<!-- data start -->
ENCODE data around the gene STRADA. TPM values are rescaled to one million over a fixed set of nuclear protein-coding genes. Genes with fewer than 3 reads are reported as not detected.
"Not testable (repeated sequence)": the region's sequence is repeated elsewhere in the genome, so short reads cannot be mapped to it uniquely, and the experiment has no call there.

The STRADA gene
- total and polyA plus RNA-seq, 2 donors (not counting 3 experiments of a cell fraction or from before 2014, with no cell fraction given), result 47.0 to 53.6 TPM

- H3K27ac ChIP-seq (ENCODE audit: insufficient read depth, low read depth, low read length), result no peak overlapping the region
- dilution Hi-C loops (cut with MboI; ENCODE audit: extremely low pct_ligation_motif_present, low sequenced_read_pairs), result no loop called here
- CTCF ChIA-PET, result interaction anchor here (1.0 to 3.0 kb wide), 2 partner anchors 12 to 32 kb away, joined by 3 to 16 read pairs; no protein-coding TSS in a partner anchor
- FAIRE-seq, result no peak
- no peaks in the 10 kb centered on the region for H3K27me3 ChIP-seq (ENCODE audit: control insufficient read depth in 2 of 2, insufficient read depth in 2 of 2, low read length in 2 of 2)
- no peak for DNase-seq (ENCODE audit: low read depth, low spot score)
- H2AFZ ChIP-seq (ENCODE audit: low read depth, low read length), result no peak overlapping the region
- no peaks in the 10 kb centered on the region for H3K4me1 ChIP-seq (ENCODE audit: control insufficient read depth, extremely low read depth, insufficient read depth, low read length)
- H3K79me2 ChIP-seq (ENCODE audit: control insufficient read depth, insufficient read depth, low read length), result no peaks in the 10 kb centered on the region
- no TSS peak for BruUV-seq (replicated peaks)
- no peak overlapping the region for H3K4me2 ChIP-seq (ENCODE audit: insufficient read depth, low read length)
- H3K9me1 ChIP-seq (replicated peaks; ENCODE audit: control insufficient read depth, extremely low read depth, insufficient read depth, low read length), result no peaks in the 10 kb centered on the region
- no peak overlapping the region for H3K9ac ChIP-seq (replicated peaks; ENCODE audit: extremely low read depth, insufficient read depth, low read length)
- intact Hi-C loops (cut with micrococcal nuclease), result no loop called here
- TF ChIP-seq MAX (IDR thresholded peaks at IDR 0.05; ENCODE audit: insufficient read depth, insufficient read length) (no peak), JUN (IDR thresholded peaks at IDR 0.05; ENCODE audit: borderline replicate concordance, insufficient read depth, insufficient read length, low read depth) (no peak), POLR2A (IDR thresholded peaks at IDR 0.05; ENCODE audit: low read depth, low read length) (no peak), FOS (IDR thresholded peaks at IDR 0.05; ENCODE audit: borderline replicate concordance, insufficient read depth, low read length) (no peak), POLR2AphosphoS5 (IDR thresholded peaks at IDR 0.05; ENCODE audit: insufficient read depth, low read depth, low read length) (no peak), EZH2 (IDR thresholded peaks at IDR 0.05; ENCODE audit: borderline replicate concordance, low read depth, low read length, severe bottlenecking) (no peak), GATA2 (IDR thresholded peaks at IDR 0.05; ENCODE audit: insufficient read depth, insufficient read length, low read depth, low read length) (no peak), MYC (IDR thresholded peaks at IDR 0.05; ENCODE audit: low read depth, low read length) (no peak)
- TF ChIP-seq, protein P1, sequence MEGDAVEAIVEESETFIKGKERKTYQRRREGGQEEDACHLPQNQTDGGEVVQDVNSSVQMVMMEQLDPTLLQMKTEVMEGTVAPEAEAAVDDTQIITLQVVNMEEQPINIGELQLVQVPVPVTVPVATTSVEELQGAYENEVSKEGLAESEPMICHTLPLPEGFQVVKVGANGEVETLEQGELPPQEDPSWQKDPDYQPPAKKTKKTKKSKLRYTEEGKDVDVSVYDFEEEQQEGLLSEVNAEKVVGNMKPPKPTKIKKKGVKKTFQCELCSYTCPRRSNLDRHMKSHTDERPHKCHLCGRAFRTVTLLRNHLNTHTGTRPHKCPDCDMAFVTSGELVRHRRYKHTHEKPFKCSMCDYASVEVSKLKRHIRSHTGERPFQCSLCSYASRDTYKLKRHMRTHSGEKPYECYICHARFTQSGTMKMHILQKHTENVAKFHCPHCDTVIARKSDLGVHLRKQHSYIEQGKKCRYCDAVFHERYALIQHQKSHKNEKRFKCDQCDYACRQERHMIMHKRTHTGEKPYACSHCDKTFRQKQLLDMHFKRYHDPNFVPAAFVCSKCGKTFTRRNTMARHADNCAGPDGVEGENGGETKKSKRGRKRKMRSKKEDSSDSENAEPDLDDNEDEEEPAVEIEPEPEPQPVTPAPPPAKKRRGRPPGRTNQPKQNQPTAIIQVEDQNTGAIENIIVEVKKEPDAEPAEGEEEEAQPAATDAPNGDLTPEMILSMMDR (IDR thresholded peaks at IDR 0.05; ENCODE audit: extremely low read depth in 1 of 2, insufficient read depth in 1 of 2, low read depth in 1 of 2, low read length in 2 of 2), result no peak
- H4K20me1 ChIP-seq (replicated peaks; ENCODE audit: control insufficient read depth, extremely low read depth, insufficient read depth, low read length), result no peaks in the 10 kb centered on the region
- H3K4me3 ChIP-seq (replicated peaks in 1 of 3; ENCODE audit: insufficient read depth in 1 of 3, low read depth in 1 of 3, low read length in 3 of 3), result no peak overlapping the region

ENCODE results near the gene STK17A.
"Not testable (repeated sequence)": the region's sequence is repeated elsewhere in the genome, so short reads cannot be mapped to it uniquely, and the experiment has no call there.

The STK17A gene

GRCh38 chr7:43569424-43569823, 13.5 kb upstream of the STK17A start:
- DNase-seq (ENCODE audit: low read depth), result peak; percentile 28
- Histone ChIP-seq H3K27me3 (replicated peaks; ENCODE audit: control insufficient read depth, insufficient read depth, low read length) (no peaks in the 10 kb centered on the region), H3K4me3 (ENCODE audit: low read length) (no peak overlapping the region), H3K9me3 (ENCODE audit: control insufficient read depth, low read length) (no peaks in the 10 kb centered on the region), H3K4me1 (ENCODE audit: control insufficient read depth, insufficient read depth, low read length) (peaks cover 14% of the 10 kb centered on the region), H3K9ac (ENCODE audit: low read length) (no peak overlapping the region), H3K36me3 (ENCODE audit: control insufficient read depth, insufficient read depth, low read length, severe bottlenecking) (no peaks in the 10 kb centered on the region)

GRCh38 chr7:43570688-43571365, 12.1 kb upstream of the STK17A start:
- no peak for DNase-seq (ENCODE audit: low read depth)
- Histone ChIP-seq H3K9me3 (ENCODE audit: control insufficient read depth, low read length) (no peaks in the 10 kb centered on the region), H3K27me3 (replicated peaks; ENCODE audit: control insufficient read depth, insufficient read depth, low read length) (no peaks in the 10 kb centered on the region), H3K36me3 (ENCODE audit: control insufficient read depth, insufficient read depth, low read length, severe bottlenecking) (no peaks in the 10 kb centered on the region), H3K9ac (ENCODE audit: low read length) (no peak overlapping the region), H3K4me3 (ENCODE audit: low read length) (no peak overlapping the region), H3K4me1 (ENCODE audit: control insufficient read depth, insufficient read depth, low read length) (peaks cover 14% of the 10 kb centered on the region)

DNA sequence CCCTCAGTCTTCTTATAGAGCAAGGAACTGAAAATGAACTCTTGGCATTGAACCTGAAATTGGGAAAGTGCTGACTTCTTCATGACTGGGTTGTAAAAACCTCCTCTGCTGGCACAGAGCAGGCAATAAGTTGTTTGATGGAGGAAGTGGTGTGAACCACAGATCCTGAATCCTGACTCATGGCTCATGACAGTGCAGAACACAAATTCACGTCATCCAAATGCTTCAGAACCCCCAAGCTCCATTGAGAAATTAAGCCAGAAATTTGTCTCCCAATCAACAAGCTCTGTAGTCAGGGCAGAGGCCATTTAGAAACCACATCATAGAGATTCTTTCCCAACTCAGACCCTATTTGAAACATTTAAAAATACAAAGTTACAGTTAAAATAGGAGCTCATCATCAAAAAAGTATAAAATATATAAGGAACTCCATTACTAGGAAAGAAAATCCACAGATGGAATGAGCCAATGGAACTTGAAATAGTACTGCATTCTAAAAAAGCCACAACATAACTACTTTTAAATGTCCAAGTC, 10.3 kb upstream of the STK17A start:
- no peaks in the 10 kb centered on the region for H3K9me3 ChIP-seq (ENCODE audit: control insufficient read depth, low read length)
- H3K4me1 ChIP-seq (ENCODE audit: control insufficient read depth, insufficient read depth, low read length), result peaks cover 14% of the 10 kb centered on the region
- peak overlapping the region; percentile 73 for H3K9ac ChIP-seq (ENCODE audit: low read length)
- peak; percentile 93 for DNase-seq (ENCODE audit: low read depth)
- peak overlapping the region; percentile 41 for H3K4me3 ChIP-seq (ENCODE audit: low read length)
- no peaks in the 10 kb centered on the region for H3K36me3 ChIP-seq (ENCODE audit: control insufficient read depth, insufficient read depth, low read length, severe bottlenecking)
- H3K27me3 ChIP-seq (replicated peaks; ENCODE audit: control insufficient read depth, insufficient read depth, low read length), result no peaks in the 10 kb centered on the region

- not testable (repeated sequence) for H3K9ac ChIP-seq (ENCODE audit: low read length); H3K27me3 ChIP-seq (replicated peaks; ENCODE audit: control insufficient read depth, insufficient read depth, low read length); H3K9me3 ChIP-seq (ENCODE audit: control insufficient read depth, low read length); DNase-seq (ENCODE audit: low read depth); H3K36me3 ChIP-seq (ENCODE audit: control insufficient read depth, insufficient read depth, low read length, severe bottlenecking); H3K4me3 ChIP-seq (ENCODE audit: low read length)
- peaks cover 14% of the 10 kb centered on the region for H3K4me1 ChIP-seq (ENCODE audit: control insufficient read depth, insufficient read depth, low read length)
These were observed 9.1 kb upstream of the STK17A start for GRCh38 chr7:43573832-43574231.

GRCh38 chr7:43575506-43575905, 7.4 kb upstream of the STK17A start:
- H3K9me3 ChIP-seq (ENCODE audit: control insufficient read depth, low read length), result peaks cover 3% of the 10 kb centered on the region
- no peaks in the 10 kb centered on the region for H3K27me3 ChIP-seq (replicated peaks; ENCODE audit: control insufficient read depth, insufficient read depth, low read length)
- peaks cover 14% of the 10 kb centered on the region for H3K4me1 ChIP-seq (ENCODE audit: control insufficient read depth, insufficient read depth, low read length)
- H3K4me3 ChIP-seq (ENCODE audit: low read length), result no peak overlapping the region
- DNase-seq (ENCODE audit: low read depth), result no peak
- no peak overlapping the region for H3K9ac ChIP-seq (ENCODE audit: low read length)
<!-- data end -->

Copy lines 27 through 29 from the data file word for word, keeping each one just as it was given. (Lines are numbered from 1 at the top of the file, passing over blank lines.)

- DNase-seq (ENCODE audit: low read depth), result peak; percentile 28
- Histone ChIP-seq H3K27me3 (replicated peaks; ENCODE audit: control insufficient read depth, insufficient read depth, low read length) (no peaks in the 10 kb centered on the region), H3K4me3 (ENCODE audit: low read length) (no peak overlapping the region), H3K9me3 (ENCODE audit: control insufficient read depth, low read length) (no peaks in the 10 kb centered on the region), H3K4me1 (ENCODE audit: control insufficient read depth, insufficient read depth, low read length) (peaks cover 14% of the 10 kb centered on the region), H3K9ac (ENCODE audit: low read length) (no peak overlapping the region), H3K36me3 (ENCODE audit: control insufficient read depth, insufficient read depth, low read length, severe bottlenecking) (no peaks in the 10 kb centered on the region)

GRCh38 chr7:43570688-43571365, 12.1 kb upstream of the STK17A start: